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Vol. 19. Issue 74.
Pages 20-21 (January - March 2017)
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Vol. 19. Issue 74.
Pages 20-21 (January - March 2017)
Letter to the Editor
DOI: 10.1016/j.rmu.2016.11.001
Open Access
Infectious diseases in patients over 65 years attended in Leticia, The Amazonas, Colombia
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Y. Ortiz-Martíneza,b, C.M. Rios-Gonzálezc,
Corresponding author
carlosmigue_rios@live.com

Corresponding author at: Tte. Fariña y Vice Pte. Sánchez, #392, Cnel. Oviedo, Paraguay. Tel.: +595 971708328.
, A. Carrascald
a University of Sucre, Sincelejo, Colombia
b “Hernando Moncaleano Perdomo” University Hospital, Neiva, Huila, Colombia
c School of Medical Sciences, National University of Caaguazú, Cnel. Oviedo, Paraguay
d “Leticia Clinic” Foundation, Leticia, Amazonas, Colombia
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Dear Editor,

Infectious diseases (ID) continue to be a major cause of morbidity-mortality in patients over 65 years of age, and its early detection is a challenge in today's medical clinical practice. Although there are numerous studies of elderly patients with specific infectious diseases, such as urinary tract infections, pneumonia, gastroenteritis, bacteremia, tuberculosis and bacterial meningitis, less is known about IDs in patients over 65 in general, and in Latin America, studies analyzing infectious profiles among this group are scarce.1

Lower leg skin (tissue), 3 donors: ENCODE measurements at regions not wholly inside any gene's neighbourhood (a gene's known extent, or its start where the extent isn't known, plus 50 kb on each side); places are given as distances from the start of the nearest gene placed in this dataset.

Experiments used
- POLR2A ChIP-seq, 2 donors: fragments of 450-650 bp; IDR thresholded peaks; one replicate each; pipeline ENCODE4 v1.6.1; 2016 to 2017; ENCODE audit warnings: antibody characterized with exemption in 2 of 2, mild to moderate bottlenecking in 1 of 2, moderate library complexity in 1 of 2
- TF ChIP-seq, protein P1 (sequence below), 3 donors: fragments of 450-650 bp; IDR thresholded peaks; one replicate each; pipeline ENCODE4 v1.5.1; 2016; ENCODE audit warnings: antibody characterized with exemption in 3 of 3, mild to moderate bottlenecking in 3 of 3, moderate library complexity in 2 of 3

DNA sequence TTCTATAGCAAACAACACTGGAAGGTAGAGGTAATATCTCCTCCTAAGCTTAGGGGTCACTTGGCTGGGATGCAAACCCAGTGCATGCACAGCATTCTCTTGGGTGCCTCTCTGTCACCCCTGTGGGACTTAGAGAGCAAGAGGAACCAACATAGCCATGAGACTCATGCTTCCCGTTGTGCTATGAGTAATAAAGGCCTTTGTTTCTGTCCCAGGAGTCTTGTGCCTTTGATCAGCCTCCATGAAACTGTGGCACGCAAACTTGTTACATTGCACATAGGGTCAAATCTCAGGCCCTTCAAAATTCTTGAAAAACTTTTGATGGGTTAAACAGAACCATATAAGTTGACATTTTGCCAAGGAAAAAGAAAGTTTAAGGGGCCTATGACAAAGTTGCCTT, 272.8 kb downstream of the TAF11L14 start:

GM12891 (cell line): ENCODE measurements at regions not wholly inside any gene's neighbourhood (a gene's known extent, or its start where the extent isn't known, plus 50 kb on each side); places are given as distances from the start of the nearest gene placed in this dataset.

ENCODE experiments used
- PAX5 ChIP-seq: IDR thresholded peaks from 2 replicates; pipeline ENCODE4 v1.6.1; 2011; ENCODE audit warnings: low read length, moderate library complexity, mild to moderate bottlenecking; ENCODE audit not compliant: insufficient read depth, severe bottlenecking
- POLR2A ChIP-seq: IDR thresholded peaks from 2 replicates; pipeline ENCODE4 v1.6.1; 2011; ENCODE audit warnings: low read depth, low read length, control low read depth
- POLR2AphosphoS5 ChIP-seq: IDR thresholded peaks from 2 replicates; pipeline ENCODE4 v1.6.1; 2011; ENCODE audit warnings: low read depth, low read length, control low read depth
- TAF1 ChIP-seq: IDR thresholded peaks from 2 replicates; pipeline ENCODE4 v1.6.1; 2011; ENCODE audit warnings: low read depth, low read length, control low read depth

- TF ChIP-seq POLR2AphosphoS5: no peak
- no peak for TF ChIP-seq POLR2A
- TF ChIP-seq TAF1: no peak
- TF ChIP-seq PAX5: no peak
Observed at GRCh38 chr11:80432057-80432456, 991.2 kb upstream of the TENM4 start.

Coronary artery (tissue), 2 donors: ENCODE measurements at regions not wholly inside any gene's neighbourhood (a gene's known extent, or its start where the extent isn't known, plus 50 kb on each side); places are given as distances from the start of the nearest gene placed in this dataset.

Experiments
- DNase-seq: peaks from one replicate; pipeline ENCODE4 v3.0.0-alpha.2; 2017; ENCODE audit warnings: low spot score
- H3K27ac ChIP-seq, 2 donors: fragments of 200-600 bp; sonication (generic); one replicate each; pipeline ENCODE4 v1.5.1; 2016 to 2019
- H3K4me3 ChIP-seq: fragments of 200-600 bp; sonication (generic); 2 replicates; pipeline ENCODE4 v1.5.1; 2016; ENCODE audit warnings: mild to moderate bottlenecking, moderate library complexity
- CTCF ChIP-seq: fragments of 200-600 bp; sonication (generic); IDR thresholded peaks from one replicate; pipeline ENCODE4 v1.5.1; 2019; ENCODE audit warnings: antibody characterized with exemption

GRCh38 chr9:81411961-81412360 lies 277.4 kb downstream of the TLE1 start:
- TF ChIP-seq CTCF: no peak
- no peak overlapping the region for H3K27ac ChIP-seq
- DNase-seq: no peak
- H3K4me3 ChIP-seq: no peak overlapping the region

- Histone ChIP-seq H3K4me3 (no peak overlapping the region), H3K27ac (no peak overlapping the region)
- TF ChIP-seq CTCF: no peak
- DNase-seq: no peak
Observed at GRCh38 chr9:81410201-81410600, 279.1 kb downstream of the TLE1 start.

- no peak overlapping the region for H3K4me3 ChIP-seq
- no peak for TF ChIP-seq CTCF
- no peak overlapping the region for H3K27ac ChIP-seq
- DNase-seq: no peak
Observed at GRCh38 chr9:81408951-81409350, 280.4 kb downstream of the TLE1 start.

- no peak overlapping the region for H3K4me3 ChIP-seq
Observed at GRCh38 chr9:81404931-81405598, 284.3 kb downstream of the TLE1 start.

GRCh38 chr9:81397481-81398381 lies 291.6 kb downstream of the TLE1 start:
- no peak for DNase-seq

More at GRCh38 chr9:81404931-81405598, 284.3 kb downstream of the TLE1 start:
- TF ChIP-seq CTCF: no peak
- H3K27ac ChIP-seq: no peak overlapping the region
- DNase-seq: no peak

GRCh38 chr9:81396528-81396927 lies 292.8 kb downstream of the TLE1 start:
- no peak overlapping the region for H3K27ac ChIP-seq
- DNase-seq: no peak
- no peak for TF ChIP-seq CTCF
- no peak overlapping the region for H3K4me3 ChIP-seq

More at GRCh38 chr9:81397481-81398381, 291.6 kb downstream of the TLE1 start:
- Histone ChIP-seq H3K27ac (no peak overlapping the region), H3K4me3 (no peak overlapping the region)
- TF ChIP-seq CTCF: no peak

We were unable to find studies on infectious diseases in the elderly in Colombia among the literature. Therefore, an observational, descriptive, transversal study was designed, using a non-probabilistic sample of consecutive cases, with the general objective of determining the prevalence of infectious diseases in the elderly ≥65 years old who were attended at the “Clínica de Leticia” Foundation, a level II-1 private hospital, with a total of 27 beds (20 adults and 7 pediatric) located in Leticia, the capital of the Department of the Amazons in Colombia, during the years 2010 through 2014. An electronic form was designed for data gathering, using Microsoft Office Excel 2013©, which contained the variables of interest.

Total patient registration was 10,405 patients, who were ≥65 years of age and were treated at this institution over a period of five years (2010–2014). The registered data, after quality control, were exported and analyzed using the statistical package Stata v.14.0, where measures of central tendency, dispersion and proportions were expressed. For group comparison, a p<0.05 was considered to be significant.

During the study period, 2083 (20.01%) patients were diagnosed with infectious diseases, with an age range between 65 and 99 years of age, with a median age of 72 years, and between 68 and 78 years of age. Eleven thousand one hundred and thirty four (54.4%) of the patients were female; similar numbers to those reported in a study conducted in Norway by Steens et al.2